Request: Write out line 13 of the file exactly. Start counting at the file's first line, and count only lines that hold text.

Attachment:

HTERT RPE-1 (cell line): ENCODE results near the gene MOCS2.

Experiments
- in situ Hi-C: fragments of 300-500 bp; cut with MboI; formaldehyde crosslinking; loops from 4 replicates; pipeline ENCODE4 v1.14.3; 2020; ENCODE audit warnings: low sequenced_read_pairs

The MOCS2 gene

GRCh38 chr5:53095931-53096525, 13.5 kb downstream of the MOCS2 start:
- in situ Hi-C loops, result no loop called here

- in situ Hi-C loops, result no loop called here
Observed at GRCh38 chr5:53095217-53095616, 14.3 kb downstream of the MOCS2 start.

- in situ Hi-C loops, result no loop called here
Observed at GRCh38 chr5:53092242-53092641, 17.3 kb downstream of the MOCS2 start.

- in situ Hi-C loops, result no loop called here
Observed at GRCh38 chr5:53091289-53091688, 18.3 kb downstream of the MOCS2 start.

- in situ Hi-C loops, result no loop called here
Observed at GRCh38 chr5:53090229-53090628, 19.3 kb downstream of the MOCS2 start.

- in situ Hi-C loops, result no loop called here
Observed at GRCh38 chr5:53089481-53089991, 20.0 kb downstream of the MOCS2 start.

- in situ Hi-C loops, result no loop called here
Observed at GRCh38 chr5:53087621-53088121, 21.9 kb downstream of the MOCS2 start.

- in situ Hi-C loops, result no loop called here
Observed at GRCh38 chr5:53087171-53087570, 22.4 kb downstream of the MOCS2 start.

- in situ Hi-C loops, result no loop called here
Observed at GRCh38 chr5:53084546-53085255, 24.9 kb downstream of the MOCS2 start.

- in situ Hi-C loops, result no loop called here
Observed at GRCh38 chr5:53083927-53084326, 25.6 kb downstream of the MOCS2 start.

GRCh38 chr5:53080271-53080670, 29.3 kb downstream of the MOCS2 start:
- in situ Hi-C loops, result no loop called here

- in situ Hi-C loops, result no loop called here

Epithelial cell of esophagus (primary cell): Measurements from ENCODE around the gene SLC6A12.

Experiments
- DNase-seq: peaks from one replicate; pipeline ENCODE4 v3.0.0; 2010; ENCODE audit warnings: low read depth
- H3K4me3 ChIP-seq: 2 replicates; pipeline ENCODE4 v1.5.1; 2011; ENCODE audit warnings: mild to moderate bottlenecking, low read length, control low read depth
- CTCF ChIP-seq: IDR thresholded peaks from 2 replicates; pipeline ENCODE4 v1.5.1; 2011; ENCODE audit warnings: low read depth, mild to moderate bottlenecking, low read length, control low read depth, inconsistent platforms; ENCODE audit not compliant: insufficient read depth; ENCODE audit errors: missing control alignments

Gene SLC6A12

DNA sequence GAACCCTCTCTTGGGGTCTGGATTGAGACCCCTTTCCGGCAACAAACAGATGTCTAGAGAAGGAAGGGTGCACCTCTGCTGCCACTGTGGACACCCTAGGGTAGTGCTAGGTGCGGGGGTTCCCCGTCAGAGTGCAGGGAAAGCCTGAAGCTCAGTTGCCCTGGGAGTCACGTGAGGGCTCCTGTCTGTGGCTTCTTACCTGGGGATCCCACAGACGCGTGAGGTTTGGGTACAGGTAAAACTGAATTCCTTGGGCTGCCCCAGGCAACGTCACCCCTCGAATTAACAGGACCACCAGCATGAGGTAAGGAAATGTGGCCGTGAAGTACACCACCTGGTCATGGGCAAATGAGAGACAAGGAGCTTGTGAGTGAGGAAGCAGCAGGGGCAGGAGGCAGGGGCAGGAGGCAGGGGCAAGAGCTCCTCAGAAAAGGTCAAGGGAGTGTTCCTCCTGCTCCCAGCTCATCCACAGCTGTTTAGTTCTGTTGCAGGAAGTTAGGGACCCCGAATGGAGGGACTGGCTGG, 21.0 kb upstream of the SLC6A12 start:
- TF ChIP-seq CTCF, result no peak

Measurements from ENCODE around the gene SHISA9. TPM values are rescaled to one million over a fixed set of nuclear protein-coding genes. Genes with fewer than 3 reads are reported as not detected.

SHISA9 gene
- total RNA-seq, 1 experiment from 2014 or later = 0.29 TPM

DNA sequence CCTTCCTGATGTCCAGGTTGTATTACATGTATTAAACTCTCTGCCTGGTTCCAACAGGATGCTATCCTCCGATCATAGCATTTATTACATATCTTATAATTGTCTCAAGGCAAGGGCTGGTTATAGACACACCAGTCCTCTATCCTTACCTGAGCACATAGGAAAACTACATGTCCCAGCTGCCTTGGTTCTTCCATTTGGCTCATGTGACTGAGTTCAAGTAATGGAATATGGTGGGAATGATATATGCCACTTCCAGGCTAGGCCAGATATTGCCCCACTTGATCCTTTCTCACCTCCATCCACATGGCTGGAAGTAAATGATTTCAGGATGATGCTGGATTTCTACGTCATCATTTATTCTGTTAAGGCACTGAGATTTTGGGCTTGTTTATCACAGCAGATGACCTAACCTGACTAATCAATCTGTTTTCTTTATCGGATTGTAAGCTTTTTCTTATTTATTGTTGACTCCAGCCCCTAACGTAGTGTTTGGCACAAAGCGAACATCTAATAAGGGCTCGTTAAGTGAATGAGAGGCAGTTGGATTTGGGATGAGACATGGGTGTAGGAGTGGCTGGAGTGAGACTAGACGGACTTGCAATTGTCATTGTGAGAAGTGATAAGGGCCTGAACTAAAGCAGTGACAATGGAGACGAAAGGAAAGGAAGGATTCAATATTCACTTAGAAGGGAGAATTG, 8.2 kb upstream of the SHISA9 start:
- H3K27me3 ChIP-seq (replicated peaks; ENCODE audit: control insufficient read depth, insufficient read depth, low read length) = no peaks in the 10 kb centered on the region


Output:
- in situ Hi-C loops, result no loop called here